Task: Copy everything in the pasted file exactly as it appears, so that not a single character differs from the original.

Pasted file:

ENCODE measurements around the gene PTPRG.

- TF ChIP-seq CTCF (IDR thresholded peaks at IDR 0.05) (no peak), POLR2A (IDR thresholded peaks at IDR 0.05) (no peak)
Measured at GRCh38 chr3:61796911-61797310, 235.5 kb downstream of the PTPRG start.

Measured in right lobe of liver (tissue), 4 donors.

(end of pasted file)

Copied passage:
ENCODE measurements around the gene PTPRG.

- TF ChIP-seq CTCF (IDR thresholded peaks at IDR 0.05) (no peak), POLR2A (IDR thresholded peaks at IDR 0.05) (no peak)
Measured at GRCh38 chr3:61796911-61797310, 235.5 kb downstream of the PTPRG start.

Measured in right lobe of liver (tissue), 4 donors.